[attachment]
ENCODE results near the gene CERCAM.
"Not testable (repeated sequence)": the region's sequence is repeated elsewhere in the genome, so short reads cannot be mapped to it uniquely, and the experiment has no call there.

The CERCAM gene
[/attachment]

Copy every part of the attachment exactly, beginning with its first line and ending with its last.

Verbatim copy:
ENCODE results near the gene CERCAM.
"Not testable (repeated sequence)": the region's sequence is repeated elsewhere in the genome, so short reads cannot be mapped to it uniquely, and the experiment has no call there.

The CERCAM gene